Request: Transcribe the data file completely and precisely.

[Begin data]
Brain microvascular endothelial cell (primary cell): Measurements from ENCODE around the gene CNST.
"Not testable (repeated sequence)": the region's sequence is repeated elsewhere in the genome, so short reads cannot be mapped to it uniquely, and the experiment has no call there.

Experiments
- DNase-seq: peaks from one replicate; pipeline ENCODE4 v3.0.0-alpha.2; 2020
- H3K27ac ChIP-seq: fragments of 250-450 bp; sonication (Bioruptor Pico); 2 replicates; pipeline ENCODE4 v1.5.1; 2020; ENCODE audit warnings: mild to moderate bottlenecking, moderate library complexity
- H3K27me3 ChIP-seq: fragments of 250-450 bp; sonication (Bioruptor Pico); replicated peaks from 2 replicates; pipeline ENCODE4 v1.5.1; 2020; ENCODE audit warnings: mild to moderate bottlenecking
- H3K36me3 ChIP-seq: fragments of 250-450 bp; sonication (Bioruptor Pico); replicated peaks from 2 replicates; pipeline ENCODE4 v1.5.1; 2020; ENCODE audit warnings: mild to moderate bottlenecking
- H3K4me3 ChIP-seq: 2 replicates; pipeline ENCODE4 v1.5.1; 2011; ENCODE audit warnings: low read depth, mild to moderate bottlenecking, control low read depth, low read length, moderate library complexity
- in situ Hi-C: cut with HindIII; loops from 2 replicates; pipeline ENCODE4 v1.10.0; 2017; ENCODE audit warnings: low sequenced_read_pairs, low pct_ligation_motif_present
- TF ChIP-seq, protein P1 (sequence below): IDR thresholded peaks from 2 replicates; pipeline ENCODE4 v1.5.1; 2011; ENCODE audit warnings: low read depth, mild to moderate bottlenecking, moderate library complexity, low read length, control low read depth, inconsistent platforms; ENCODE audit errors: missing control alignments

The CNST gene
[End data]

Brain microvascular endothelial cell (primary cell): Measurements from ENCODE around the gene CNST.
"Not testable (repeated sequence)": the region's sequence is repeated elsewhere in the genome, so short reads cannot be mapped to it uniquely, and the experiment has no call there.

Experiments
- DNase-seq: peaks from one replicate; pipeline ENCODE4 v3.0.0-alpha.2; 2020
- H3K27ac ChIP-seq: fragments of 250-450 bp; sonication (Bioruptor Pico); 2 replicates; pipeline ENCODE4 v1.5.1; 2020; ENCODE audit warnings: mild to moderate bottlenecking, moderate library complexity
- H3K27me3 ChIP-seq: fragments of 250-450 bp; sonication (Bioruptor Pico); replicated peaks from 2 replicates; pipeline ENCODE4 v1.5.1; 2020; ENCODE audit warnings: mild to moderate bottlenecking
- H3K36me3 ChIP-seq: fragments of 250-450 bp; sonication (Bioruptor Pico); replicated peaks from 2 replicates; pipeline ENCODE4 v1.5.1; 2020; ENCODE audit warnings: mild to moderate bottlenecking
- H3K4me3 ChIP-seq: 2 replicates; pipeline ENCODE4 v1.5.1; 2011; ENCODE audit warnings: low read depth, mild to moderate bottlenecking, control low read depth, low read length, moderate library complexity
- in situ Hi-C: cut with HindIII; loops from 2 replicates; pipeline ENCODE4 v1.10.0; 2017; ENCODE audit warnings: low sequenced_read_pairs, low pct_ligation_motif_present
- TF ChIP-seq, protein P1 (sequence below): IDR thresholded peaks from 2 replicates; pipeline ENCODE4 v1.5.1; 2011; ENCODE audit warnings: low read depth, mild to moderate bottlenecking, moderate library complexity, low read length, control low read depth, inconsistent platforms; ENCODE audit errors: missing control alignments

The CNST gene